However, the climatologist whose work Mr Gore was relying upon dropped the former Vice-President in the water with an icy blast.
“It’s unclear to me how this figure was arrived at,” Dr Maslowski said. “I would never try to estimate likelihood at anything as exact as this.”...
A busy man
Seek and ye will find, as Bishop Hill notes. Our friendly part-time chairman of the IPCC, Dr Rajendra Kumar Pachauri, is quite a remarkable man. As well as his onerous post with the UN's IPCC, it seems he has a considerable number of other interests. ...
...Intriguingly, for such an upstanding public servant though, he is also a strategic advisor to the private equity investment firm Pegasus Capital Advisors LP, which he became in February of this year. However, this is by no means Dr Pachauri's only foray into the world of finance. In December 2007, be became a member of the Senior Advisory Board of Siderian ventures based in San Francisco.
This is a venture capital business owned by the Dutch multinational business incubator and operator in sustainable technology, Tendris Holding, itself part-owned by electronics giant Philips. It acquired a minority interest in January 2009 in order to "explore new business opportunities in the area of sustainability." As a member of the Senior Advisory Board of Siderian, Dr Pachauri is expected to provide the Fund and its portfolio companies "with access, standing and industry exposure at the highest level."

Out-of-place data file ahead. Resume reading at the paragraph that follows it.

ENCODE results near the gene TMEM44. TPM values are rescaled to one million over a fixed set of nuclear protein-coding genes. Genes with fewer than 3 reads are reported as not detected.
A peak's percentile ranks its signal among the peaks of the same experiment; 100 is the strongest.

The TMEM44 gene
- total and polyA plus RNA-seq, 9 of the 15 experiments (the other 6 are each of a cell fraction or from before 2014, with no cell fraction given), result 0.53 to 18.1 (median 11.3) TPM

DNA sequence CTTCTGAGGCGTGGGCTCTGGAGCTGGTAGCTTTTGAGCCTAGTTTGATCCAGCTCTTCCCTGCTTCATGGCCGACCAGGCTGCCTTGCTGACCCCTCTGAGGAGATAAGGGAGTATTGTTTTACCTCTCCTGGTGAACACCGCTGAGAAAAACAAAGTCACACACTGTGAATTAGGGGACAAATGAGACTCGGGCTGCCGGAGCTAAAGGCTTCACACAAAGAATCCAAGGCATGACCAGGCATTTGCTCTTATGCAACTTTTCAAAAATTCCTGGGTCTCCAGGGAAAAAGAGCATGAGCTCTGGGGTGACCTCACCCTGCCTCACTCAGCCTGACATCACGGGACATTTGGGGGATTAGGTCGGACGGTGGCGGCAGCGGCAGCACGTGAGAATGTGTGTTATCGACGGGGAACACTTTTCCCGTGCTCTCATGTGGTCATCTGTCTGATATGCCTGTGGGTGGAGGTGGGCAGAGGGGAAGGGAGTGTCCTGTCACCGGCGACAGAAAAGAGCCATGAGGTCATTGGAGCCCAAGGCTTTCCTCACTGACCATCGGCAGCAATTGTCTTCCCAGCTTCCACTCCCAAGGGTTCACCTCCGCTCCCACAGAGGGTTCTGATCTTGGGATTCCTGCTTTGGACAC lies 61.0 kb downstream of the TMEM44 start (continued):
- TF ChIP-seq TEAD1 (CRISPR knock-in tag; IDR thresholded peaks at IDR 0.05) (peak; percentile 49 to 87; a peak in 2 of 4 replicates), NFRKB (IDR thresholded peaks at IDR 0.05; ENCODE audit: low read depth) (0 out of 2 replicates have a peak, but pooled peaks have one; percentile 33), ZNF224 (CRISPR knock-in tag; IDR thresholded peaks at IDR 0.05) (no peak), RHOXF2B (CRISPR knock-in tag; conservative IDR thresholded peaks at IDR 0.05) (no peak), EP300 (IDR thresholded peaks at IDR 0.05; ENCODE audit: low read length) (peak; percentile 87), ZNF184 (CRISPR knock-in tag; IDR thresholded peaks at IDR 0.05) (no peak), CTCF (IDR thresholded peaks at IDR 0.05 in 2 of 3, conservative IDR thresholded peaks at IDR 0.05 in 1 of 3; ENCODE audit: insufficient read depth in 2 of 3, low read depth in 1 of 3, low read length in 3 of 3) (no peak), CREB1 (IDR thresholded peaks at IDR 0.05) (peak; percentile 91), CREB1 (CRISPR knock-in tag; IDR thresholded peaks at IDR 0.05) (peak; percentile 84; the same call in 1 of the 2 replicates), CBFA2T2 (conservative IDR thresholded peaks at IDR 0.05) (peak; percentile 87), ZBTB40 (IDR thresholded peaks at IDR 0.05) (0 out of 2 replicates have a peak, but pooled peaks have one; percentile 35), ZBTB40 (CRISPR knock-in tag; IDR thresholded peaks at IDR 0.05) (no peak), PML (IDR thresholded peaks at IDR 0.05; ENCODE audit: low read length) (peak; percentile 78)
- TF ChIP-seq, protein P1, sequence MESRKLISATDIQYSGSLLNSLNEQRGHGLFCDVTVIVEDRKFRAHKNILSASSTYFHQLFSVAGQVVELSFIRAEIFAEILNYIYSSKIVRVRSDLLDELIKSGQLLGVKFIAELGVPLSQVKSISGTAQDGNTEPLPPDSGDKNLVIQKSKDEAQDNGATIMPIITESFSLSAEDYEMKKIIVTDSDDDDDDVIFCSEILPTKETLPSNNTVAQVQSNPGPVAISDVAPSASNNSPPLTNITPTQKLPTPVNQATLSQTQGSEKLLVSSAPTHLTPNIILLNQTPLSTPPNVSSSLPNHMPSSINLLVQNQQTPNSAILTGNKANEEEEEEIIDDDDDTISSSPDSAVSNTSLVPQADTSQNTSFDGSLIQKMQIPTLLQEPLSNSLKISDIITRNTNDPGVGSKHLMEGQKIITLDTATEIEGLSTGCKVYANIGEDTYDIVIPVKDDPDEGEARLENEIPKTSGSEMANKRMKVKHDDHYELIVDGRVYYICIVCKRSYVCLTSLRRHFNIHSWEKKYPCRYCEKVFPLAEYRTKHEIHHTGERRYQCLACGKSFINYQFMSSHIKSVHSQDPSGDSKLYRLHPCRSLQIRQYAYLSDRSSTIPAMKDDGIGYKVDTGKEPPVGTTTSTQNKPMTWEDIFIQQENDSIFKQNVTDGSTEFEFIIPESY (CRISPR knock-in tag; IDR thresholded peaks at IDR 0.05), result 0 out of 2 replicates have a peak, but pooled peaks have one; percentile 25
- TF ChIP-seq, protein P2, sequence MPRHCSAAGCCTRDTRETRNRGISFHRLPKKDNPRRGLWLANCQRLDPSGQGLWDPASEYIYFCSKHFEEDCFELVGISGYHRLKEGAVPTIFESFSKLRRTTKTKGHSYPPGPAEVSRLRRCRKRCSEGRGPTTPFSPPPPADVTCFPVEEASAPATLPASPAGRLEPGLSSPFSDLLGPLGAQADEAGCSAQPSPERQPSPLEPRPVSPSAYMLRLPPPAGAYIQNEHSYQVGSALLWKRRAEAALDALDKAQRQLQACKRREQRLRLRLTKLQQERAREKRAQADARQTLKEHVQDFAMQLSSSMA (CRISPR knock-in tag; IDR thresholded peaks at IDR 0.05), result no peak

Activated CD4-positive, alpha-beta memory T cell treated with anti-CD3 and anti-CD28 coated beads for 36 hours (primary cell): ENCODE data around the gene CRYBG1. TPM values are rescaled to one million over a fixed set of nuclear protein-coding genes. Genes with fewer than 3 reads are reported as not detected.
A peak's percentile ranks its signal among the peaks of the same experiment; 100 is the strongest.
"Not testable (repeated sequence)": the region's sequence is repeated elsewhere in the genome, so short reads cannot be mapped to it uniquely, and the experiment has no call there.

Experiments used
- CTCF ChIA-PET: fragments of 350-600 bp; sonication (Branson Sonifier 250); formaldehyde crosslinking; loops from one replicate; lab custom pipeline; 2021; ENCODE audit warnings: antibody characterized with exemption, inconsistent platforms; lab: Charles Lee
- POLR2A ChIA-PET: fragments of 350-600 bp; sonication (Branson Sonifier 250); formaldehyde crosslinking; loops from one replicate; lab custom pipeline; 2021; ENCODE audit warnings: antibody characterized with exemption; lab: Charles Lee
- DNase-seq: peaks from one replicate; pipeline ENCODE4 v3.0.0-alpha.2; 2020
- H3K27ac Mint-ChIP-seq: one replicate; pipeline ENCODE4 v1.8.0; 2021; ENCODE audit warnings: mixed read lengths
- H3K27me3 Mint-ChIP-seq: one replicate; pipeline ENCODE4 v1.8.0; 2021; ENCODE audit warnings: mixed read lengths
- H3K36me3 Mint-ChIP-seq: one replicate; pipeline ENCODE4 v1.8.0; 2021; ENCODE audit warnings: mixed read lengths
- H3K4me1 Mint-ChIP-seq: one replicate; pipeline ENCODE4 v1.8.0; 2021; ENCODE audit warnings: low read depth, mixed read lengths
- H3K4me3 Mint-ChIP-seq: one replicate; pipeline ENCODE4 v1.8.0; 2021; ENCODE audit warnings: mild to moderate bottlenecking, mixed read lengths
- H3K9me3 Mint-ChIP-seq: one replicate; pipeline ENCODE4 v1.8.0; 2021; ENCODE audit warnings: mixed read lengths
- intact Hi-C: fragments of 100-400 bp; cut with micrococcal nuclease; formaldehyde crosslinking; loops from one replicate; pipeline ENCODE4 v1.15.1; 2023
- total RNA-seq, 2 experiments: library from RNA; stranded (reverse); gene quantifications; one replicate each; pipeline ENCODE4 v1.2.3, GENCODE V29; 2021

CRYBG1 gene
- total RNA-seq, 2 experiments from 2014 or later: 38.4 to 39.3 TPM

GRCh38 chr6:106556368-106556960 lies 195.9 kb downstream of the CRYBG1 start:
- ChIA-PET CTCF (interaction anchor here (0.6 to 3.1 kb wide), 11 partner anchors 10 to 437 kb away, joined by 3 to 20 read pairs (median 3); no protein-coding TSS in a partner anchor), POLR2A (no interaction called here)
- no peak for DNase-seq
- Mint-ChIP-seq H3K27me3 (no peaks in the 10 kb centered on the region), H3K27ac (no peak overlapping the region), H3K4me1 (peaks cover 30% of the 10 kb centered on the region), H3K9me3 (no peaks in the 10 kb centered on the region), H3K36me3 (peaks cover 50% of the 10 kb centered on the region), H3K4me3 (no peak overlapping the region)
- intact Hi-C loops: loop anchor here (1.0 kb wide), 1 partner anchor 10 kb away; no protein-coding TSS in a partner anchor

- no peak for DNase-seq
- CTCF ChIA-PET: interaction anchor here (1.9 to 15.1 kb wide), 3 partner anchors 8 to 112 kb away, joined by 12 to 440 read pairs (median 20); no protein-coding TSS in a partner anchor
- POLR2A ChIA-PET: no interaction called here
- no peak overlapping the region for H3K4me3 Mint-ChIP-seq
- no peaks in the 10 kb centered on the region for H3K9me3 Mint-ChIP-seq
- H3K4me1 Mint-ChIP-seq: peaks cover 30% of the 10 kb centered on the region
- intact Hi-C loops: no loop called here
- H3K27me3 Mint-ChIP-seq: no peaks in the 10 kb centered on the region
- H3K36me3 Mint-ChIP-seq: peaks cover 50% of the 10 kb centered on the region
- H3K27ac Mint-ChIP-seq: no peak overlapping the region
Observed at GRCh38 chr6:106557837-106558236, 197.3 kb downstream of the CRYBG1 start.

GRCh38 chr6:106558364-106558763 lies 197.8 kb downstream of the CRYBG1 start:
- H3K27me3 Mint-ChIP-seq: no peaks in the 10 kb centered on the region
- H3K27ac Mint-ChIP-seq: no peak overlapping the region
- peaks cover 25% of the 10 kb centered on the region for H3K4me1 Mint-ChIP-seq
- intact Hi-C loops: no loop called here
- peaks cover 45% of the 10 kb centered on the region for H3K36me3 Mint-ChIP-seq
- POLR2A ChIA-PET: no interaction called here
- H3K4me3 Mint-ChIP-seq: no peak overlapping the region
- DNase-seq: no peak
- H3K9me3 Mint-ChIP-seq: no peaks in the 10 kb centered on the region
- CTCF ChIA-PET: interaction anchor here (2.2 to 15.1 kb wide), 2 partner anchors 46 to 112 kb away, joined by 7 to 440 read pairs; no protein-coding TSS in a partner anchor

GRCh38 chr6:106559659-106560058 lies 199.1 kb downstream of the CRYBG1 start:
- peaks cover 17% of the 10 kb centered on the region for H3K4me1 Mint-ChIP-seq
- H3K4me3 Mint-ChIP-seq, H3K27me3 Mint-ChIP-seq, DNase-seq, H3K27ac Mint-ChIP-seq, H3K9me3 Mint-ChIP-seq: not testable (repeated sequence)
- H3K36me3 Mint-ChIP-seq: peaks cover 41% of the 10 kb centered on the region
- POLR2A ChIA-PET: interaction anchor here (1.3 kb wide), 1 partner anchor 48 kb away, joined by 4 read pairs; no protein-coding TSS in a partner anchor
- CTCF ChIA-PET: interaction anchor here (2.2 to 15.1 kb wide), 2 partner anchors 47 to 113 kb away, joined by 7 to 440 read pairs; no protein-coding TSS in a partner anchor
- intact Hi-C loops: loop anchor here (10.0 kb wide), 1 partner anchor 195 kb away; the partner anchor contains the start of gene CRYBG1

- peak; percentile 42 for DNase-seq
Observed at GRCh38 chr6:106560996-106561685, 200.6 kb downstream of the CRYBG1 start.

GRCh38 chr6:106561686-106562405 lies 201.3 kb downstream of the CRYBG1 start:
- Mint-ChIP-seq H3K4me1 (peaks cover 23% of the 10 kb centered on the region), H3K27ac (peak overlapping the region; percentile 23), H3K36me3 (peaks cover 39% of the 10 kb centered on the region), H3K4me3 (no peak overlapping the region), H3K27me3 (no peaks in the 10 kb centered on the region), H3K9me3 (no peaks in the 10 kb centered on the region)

In June 2008, Dr Pachauri became a member of the Board of the Nordic bank Glitnir, which that year launched the The Sustainable Future Fund, Iceland, a new savings account "designed to help the environment." Then, the fund was expected to accumulate up to €4 billion within a few years, thus becoming one of the largest private funds supporting research into sustainable development. That same month of June 2008, Dr Pachauri also became Chairman of the Indochina Sustainable Infrastructure Fund. Under its CEO Rick Mayo Smith, it was looking to raise at least $100 billion from the private sector.
The previous April 2008 was also a busy month. Dr Pachauri joined the Board of the Credit Suisse Research Institute, Zurich and became a member of the Advisory Group for the Rockefeller Foundation, USA. Then, in May he became a member of the Board of the International Risk Governance Council in Geneva. This, despite its name, is primarily concerned with the promotion of bioenergy, drawing funding from electricity giants EON and EDF. But, not content with that, Dr Pachauri also became Chairman and Member of the Advisory Group at the Asian Development Bank that May. At some time, he also became a Member of the Climate Change Advisory Board of Deutsche Bank AG. ...